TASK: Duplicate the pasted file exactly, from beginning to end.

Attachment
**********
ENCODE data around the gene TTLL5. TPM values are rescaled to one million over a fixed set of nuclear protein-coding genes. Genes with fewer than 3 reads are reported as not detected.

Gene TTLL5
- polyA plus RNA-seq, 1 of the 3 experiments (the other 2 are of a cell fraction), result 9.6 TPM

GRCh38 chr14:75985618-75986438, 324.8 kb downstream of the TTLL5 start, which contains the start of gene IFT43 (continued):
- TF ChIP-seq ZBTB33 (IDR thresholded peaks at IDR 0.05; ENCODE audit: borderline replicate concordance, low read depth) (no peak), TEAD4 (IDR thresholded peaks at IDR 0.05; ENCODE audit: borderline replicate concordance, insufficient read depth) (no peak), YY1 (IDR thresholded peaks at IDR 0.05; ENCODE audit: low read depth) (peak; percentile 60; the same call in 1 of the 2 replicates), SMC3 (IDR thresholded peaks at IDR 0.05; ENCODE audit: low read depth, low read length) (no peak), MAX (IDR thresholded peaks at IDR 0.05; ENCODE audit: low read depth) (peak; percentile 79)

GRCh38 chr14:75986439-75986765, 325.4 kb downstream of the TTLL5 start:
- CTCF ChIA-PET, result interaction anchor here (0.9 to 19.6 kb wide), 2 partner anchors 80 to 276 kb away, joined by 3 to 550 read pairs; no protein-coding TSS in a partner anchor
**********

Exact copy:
ENCODE data around the gene TTLL5. TPM values are rescaled to one million over a fixed set of nuclear protein-coding genes. Genes with fewer than 3 reads are reported as not detected.

Gene TTLL5
- polyA plus RNA-seq, 1 of the 3 experiments (the other 2 are of a cell fraction), result 9.6 TPM

GRCh38 chr14:75985618-75986438, 324.8 kb downstream of the TTLL5 start, which contains the start of gene IFT43 (continued):
- TF ChIP-seq ZBTB33 (IDR thresholded peaks at IDR 0.05; ENCODE audit: borderline replicate concordance, low read depth) (no peak), TEAD4 (IDR thresholded peaks at IDR 0.05; ENCODE audit: borderline replicate concordance, insufficient read depth) (no peak), YY1 (IDR thresholded peaks at IDR 0.05; ENCODE audit: low read depth) (peak; percentile 60; the same call in 1 of the 2 replicates), SMC3 (IDR thresholded peaks at IDR 0.05; ENCODE audit: low read depth, low read length) (no peak), MAX (IDR thresholded peaks at IDR 0.05; ENCODE audit: low read depth) (peak; percentile 79)

GRCh38 chr14:75986439-75986765, 325.4 kb downstream of the TTLL5 start:
- CTCF ChIA-PET, result interaction anchor here (0.9 to 19.6 kb wide), 2 partner anchors 80 to 276 kb away, joined by 3 to 550 read pairs; no protein-coding TSS in a partner anchor